Function of object of preposition

Consider the sentence “What is the probability of Bob winning?”

What is the function of “Bob winning”? It’s certainly acting as the object of the preposition, but I don’t recognize this type of construction from any of my English courses. Is it even correct usage?


Some call it the “fused participle” because the participle “winning” is fused with the preceding noun, “Bob”. I’ve heard a few people say it is improper, and that you should fix it to say “What is the probability of Bob’s winning?” “Winning” is clearly a gerund in that case.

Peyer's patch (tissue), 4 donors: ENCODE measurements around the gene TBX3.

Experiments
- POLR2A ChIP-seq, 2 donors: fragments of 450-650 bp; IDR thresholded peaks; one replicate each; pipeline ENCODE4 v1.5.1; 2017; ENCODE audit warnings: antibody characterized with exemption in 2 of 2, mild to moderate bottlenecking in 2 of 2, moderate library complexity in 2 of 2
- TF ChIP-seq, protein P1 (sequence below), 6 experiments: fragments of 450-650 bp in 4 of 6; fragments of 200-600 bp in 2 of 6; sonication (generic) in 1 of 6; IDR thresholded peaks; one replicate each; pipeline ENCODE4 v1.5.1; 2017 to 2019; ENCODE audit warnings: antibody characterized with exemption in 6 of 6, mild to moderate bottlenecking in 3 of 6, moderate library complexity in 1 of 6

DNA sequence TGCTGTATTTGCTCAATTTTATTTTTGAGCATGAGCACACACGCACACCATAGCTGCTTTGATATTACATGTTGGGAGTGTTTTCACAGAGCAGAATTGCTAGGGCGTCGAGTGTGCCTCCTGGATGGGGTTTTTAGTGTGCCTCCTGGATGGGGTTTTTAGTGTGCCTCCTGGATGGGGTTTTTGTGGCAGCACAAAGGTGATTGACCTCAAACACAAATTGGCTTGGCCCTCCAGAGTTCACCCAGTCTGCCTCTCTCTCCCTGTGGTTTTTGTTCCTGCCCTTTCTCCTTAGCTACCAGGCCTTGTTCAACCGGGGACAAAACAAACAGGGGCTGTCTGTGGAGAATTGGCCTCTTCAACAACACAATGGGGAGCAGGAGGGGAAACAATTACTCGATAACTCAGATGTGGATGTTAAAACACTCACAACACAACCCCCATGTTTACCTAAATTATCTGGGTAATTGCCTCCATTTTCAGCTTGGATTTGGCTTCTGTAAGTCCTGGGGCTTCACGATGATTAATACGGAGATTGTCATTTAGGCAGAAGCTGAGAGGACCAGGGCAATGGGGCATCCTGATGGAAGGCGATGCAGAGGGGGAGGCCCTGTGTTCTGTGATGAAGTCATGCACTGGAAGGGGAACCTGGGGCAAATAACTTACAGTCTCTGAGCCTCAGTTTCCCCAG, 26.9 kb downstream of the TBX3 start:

However, I don’t see a problem with the construction as the way you have it. To me, I see “Bob winning” as indeed one thing, but it’s easy to look at “winning” as an object complement for “Bob”.

Source : Link , Question Author : Elem-Teach-w-Bach-n-Math-Ed , Answer Author : AJK432

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